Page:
plaintiff and said that she was "going to buy a dine and dance place in Wrentham and that she thought the proposition looked good; that she would like to have the plaintiff see it sometime, as she, the plaintiff, had a lot of experience and might see things which [she] the defendant would not see and asked the plaintiff to go down." The plaintiff was unable "to go down" at that time, and an appointment was made for her to accompany the defendant "about two or three days later." On August 27, 1934, the defendant again spoke to the plaintiff about the "dine and dance place," and told her that she wanted her to go with her "to Wrentham." The following day the plaintiff finished her work at three o'clock in the afternoon, and went home. At eight o'clock that evening she met the defendant by appointment at her "diner." The defendant then stated that "she was going to bring her brother to Wrentham as she wanted his advice . . . and asked the plaintiff to go." The plaintiff, who had, and was to have, no interest in the suggested "dine and dance place" and did not expect to be employed there, consented, and, with the defendant's brother, his wife and one Heroian, was then driven by the defendant in her automobile to the "101 Ranch" in Wrentham -- the place of business the purchase of which the defendant was contemplating. Upon their arrival the defendant learned that the "place had previously been sold," and "said it would have paid her better to have bought it instead of running around looking for so much advice." About three hours after their arrival at the "Ranch" the return journey was undertaken. During its progress the accident happened.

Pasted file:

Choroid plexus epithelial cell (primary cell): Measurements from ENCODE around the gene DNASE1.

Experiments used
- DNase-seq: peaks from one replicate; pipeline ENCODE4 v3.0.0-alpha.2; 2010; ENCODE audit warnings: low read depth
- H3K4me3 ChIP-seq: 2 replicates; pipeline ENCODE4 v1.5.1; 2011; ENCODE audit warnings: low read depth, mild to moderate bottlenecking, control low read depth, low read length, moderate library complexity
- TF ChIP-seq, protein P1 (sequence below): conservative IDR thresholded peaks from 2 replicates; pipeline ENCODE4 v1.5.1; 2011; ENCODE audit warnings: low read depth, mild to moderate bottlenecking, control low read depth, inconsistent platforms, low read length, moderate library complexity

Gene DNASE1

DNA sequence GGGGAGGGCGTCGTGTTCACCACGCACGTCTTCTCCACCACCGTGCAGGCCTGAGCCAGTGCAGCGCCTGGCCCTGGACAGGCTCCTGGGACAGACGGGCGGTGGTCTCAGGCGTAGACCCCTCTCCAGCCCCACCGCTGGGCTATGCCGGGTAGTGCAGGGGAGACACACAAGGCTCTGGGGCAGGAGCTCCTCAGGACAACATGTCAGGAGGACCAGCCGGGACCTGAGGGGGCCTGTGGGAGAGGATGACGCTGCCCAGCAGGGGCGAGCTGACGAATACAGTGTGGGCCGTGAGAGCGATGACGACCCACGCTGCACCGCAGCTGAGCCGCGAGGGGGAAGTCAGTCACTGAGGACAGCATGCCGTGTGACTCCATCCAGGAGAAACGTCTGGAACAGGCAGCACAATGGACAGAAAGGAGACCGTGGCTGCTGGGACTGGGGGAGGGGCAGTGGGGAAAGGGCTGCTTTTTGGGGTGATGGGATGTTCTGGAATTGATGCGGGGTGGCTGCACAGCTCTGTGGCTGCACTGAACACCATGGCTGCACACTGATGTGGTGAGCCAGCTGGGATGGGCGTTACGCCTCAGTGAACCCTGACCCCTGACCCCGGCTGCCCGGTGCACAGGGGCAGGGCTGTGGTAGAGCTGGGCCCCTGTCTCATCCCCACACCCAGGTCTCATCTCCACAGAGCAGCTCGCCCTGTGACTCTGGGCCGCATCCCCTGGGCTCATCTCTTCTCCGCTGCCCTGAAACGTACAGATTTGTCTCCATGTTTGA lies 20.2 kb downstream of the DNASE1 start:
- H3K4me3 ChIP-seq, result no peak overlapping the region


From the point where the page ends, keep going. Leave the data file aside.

The burden of proof was on the plaintiff to establish by a preponderance of the evidence that at the time of the accident she was riding in the defendant's automobile ". . . not merely as a guest but for the benefit of the defendant in the performance of something in which the defendant had an interest." Roiko v. Aijala, 293 Mass. 149 , 156. It would serve no useful purpose to review the many decisions of this court, cited by the plaintiffs and the defendant, in all of which the same principle of law just referred to is set forth as governing the determination of the question in issue
in the instant case. Although the present case is very close, we think the jury could properly find that the plaintiff consented to accompany the defendant and to advise her in connection with her contemplated purchase of the business involved; that by virtue of the plaintiff's occupation she was experienced in and had particular knowledge of matters relating to the conduct and equipment of public dining places, which would make her advice of value; and that the plaintiff undertook the journey for the benefit of the defendant, and was not a mere guest. The defendant has relied largely on Flynn v. Lewis, 231 Mass. 550 . We think that case is distinguishable in the respect that there no evidence was shown of particular skill or knowledge on the part of the plaintiff which would make her advice of real benefit to the defendant's daughter who was operating the vehicle with his permission. The case at bar is rather illustrated by such cases as Lyttle v. Monto, 248 Mass. 340 , Jackson v. Queen, 257 Mass. 515 , O'Brien v. Bernoi, 297 Mass. 271 , and Epstein v. Simco Trading Co. Inc. 297 Mass. 282 . The fact that the accident occurred on the homeward journey is immaterial. "By reasonable implication, the return trip as well as the outward one was within the orbit of the errand." Travelers Protective Association v. Prinsen, 291 U.S. 576. Lyttle v. Monto, 248 Mass. 340 , 341.
Judgment on the verdict returned by the jury in each case.